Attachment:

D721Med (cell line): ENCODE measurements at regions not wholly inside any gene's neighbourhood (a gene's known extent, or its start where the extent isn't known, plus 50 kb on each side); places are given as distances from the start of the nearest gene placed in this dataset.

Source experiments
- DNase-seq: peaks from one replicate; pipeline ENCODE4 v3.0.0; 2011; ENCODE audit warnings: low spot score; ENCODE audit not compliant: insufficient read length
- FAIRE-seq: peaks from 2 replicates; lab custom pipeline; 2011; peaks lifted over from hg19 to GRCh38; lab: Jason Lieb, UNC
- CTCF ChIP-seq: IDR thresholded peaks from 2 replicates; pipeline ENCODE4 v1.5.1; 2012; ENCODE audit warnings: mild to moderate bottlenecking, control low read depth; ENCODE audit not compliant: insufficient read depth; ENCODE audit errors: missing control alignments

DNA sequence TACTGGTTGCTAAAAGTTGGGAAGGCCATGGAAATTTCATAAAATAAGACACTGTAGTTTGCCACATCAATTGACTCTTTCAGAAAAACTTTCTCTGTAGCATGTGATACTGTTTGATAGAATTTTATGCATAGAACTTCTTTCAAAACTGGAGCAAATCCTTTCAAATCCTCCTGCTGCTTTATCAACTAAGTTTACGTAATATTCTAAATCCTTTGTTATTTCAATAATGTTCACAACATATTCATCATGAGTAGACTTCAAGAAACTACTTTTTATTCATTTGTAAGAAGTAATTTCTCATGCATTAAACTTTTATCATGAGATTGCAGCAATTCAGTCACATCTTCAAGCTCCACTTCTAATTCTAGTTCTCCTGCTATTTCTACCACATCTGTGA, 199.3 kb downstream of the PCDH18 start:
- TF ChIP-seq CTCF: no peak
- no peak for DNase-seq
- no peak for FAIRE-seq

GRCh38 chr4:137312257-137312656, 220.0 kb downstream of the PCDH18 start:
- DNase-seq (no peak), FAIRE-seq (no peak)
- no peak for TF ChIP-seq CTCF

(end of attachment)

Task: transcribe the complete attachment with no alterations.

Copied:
D721Med (cell line): ENCODE measurements at regions not wholly inside any gene's neighbourhood (a gene's known extent, or its start where the extent isn't known, plus 50 kb on each side); places are given as distances from the start of the nearest gene placed in this dataset.

Source experiments
- DNase-seq: peaks from one replicate; pipeline ENCODE4 v3.0.0; 2011; ENCODE audit warnings: low spot score; ENCODE audit not compliant: insufficient read length
- FAIRE-seq: peaks from 2 replicates; lab custom pipeline; 2011; peaks lifted over from hg19 to GRCh38; lab: Jason Lieb, UNC
- CTCF ChIP-seq: IDR thresholded peaks from 2 replicates; pipeline ENCODE4 v1.5.1; 2012; ENCODE audit warnings: mild to moderate bottlenecking, control low read depth; ENCODE audit not compliant: insufficient read depth; ENCODE audit errors: missing control alignments

DNA sequence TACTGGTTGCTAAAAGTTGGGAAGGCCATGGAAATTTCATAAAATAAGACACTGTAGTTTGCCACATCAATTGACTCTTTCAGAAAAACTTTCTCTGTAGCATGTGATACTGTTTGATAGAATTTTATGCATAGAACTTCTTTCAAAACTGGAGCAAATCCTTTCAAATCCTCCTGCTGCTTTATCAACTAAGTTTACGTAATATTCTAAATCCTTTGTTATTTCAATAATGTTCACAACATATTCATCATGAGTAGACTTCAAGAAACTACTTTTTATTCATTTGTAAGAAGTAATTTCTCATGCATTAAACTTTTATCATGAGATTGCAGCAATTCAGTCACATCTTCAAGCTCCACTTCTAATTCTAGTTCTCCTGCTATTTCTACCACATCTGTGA, 199.3 kb downstream of the PCDH18 start:
- TF ChIP-seq CTCF: no peak
- no peak for DNase-seq
- no peak for FAIRE-seq

GRCh38 chr4:137312257-137312656, 220.0 kb downstream of the PCDH18 start:
- DNase-seq (no peak), FAIRE-seq (no peak)
- no peak for TF ChIP-seq CTCF